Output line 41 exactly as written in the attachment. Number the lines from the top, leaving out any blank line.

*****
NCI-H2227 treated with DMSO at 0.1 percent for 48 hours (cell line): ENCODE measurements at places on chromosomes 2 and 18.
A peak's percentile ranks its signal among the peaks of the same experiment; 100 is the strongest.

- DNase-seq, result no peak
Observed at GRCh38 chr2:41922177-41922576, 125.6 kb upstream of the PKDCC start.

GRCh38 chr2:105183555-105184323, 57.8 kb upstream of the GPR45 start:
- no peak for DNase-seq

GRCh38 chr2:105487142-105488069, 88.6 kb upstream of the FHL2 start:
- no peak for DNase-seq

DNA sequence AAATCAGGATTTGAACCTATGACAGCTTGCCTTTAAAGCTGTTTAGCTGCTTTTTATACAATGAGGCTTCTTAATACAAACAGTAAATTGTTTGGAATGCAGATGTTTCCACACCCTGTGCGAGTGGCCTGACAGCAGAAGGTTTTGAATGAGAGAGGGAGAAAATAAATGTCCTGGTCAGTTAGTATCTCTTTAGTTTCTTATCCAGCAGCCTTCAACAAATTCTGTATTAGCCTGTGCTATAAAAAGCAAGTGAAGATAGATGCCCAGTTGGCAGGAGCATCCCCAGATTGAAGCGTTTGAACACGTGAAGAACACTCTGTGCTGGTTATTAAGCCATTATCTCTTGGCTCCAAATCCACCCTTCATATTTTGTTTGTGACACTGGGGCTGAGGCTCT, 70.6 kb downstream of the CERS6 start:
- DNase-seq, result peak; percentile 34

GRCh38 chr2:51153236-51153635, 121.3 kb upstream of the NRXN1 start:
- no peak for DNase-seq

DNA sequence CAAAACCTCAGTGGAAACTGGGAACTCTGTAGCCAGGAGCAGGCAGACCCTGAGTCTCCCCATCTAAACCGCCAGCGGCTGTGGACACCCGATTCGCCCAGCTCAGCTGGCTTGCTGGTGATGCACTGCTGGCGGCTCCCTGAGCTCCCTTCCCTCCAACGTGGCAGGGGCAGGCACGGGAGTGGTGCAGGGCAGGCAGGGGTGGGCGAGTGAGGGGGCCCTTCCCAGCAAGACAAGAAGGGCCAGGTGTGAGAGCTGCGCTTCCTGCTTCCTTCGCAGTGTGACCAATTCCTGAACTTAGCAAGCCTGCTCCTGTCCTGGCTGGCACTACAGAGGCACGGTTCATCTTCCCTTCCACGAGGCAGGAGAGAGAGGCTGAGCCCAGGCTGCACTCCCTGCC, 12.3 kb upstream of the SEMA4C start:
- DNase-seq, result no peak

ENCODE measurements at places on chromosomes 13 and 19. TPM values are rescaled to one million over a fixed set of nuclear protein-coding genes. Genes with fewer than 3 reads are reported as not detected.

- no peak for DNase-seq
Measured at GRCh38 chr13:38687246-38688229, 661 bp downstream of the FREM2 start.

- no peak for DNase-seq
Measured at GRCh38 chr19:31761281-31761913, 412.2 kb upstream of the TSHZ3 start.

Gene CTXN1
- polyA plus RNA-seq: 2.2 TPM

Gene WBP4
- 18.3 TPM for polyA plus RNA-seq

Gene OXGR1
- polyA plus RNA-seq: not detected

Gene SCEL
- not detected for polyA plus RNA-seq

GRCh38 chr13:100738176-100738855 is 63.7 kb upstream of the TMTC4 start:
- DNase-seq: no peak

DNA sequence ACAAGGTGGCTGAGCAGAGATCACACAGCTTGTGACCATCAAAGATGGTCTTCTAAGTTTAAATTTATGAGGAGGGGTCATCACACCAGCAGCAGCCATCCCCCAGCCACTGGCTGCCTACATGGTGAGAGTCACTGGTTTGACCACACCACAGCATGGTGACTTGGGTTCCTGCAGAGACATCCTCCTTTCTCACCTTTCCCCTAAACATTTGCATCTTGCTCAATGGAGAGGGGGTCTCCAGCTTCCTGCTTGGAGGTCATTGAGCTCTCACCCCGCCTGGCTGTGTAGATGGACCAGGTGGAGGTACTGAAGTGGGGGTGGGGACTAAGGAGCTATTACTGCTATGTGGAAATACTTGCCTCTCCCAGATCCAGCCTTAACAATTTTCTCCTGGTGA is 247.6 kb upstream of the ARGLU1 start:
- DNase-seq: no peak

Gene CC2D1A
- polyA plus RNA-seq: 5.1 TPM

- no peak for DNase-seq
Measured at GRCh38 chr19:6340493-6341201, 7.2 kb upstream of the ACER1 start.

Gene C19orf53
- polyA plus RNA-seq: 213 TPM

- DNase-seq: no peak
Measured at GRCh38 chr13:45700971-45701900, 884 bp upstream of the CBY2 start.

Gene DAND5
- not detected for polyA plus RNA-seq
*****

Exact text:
- not detected for polyA plus RNA-seq